Event Details


Three exceptional storytellers will share stories from their own faiths — Christian, Jewish and Muslim — to transcend differences through shared belief in the power of compassion.
Saturday, March 4, 6:00 pm
Followed by Meal & Discussion
Good Shepherd Lutheran, 611 Randolph, Oak Park
Tickets:
$20 adults, $10 students,

Meet the Storytellers:
Rohina Malik is a critically acclaimed playwright and solo performance artist. Her onewoman play UNVEILED had its world premiere at the 16th Street Theater, where it received critical acclaim. Rohina’s second play THE MECCA TALES was produced by Chicago Dramatists in 2015 and nominated for a Joseph Jefferson Award for Best New Work. Her new play, YASMINA’S NECKLACE, had its world premiere at the 16th Street Theater in 2016, and was recently nominated for a Jeff Award for Best New Work. Her plays have been produced at the 16th Street Theater, Victory Gardens Theater, Crossroads Theater, Next Theater, Brava Theater, Voyage Theater Company, Silk Road Rising, Theater Project Baltimore and Mustard Seed Theater.
Susan Stone has been a professional storyteller and teaching artist for over 30 years. She has taught Improv, acting, story theatre, and served on the adjunct faculty of National-Louis University. Her stories have appeared in many anthologies, including The Voice of Children: A Siddur for Shabbat; Yom Kippur Readings. Her CDs of Jewish stories have garnered several awards: Parents’ Choice Gold, Storytelling World, and NAPPA Gold. Founder/co-director of the annual Evanston Public Library Storytelling Festival; she has won the National Jewish Book Award.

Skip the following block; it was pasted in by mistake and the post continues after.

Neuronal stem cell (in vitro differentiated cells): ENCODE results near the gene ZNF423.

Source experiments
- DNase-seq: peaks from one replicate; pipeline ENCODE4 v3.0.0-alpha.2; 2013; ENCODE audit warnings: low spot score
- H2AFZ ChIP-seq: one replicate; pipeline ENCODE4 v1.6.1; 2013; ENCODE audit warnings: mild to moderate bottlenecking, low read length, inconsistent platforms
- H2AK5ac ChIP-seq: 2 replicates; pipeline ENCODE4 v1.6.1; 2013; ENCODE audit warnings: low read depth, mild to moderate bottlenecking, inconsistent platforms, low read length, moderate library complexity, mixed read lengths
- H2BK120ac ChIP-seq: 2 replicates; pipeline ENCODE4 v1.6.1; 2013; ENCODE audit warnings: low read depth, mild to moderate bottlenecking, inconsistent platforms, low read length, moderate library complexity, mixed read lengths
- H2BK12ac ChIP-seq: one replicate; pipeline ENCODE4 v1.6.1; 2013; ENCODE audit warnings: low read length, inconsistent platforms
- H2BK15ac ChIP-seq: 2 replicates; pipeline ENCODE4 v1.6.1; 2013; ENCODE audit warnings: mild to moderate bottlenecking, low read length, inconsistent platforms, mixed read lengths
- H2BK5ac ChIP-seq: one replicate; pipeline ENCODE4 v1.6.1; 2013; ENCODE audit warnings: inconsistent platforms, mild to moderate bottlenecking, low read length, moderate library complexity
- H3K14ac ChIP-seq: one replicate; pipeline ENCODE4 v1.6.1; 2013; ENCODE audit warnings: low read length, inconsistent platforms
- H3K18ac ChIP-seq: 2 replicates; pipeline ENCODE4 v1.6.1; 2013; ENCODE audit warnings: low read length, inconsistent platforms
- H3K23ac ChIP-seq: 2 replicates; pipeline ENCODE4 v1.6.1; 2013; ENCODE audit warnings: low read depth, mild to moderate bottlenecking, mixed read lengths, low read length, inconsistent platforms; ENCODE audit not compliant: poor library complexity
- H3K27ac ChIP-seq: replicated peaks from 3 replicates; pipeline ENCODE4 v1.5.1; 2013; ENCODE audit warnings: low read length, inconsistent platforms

Kim Schultz is a Chicago based author, actor and refugee advocate. In 2009, she traveled to the Middle East as an artist/activist to meet with Iraqi refugees, where she fell in love with one, forever changing her life. She has turned their stories and her own into a critically-acclaimed solo play No Place Called Home, a small journal style book Story Diary (Veteran’s Book Project, 2012) and the recently published memoir, THREE DAYS IN DAMASCUS (Palewell Press, 2016). She has also published several articles and essays on the topic. She has told true stories on stages in New York City, Chicago, and even Mexico and firmly believes in the power of a good story and how they shape our memories and lives.Kim is also a corporate improvisation trainer and runs artist residencies in Mexico. She blogs, tweets and can be generally found at kimschultz.net.
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